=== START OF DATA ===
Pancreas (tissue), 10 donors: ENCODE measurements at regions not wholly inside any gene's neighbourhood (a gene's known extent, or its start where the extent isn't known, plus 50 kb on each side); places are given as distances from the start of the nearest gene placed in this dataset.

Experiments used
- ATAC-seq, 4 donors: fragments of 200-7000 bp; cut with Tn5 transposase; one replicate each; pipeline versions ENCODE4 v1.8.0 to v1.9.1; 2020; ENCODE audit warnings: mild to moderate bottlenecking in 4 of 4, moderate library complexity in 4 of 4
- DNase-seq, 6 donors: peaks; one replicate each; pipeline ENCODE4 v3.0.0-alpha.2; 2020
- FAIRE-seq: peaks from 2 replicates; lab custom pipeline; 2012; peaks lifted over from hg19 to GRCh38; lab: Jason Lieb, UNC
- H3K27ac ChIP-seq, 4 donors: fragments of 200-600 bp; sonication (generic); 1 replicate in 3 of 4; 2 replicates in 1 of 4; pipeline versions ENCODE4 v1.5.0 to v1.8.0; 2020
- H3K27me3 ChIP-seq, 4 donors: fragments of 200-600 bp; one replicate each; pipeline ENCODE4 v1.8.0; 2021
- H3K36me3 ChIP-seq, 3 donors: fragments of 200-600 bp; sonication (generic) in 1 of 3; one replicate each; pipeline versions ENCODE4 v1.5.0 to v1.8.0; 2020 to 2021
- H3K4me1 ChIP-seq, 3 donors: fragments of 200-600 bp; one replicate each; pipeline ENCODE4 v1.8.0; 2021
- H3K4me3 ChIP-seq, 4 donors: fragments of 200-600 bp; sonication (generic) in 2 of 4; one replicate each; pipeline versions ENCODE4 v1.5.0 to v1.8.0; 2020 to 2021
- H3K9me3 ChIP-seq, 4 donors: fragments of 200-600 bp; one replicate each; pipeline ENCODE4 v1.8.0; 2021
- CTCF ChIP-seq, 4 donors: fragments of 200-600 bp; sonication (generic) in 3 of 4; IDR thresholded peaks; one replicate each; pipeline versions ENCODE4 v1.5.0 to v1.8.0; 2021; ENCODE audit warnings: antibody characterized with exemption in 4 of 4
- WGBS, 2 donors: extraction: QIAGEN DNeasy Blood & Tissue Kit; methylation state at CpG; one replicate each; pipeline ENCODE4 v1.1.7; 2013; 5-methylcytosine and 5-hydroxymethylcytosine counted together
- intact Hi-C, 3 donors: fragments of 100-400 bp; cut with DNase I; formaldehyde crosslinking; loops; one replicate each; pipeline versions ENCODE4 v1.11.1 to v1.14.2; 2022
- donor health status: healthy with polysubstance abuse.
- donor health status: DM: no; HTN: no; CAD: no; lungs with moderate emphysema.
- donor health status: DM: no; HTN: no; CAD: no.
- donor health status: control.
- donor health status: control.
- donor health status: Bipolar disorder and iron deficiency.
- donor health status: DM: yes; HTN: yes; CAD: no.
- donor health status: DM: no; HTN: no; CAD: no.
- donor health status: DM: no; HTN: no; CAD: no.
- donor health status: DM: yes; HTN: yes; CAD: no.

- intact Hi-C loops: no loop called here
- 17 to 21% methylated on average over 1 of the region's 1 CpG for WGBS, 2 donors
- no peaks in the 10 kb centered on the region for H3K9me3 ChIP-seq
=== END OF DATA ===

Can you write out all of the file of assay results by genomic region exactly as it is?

Pancreas (tissue), 10 donors: ENCODE measurements at regions not wholly inside any gene's neighbourhood (a gene's known extent, or its start where the extent isn't known, plus 50 kb on each side); places are given as distances from the start of the nearest gene placed in this dataset.

Experiments used
- ATAC-seq, 4 donors: fragments of 200-7000 bp; cut with Tn5 transposase; one replicate each; pipeline versions ENCODE4 v1.8.0 to v1.9.1; 2020; ENCODE audit warnings: mild to moderate bottlenecking in 4 of 4, moderate library complexity in 4 of 4
- DNase-seq, 6 donors: peaks; one replicate each; pipeline ENCODE4 v3.0.0-alpha.2; 2020
- FAIRE-seq: peaks from 2 replicates; lab custom pipeline; 2012; peaks lifted over from hg19 to GRCh38; lab: Jason Lieb, UNC
- H3K27ac ChIP-seq, 4 donors: fragments of 200-600 bp; sonication (generic); 1 replicate in 3 of 4; 2 replicates in 1 of 4; pipeline versions ENCODE4 v1.5.0 to v1.8.0; 2020
- H3K27me3 ChIP-seq, 4 donors: fragments of 200-600 bp; one replicate each; pipeline ENCODE4 v1.8.0; 2021
- H3K36me3 ChIP-seq, 3 donors: fragments of 200-600 bp; sonication (generic) in 1 of 3; one replicate each; pipeline versions ENCODE4 v1.5.0 to v1.8.0; 2020 to 2021
- H3K4me1 ChIP-seq, 3 donors: fragments of 200-600 bp; one replicate each; pipeline ENCODE4 v1.8.0; 2021
- H3K4me3 ChIP-seq, 4 donors: fragments of 200-600 bp; sonication (generic) in 2 of 4; one replicate each; pipeline versions ENCODE4 v1.5.0 to v1.8.0; 2020 to 2021
- H3K9me3 ChIP-seq, 4 donors: fragments of 200-600 bp; one replicate each; pipeline ENCODE4 v1.8.0; 2021
- CTCF ChIP-seq, 4 donors: fragments of 200-600 bp; sonication (generic) in 3 of 4; IDR thresholded peaks; one replicate each; pipeline versions ENCODE4 v1.5.0 to v1.8.0; 2021; ENCODE audit warnings: antibody characterized with exemption in 4 of 4
- WGBS, 2 donors: extraction: QIAGEN DNeasy Blood & Tissue Kit; methylation state at CpG; one replicate each; pipeline ENCODE4 v1.1.7; 2013; 5-methylcytosine and 5-hydroxymethylcytosine counted together
- intact Hi-C, 3 donors: fragments of 100-400 bp; cut with DNase I; formaldehyde crosslinking; loops; one replicate each; pipeline versions ENCODE4 v1.11.1 to v1.14.2; 2022
- donor health status: healthy with polysubstance abuse.
- donor health status: DM: no; HTN: no; CAD: no; lungs with moderate emphysema.
- donor health status: DM: no; HTN: no; CAD: no.
- donor health status: control.
- donor health status: control.
- donor health status: Bipolar disorder and iron deficiency.
- donor health status: DM: yes; HTN: yes; CAD: no.
- donor health status: DM: no; HTN: no; CAD: no.
- donor health status: DM: no; HTN: no; CAD: no.
- donor health status: DM: yes; HTN: yes; CAD: no.

- intact Hi-C loops: no loop called here
- 17 to 21% methylated on average over 1 of the region's 1 CpG for WGBS, 2 donors
- no peaks in the 10 kb centered on the region for H3K9me3 ChIP-seq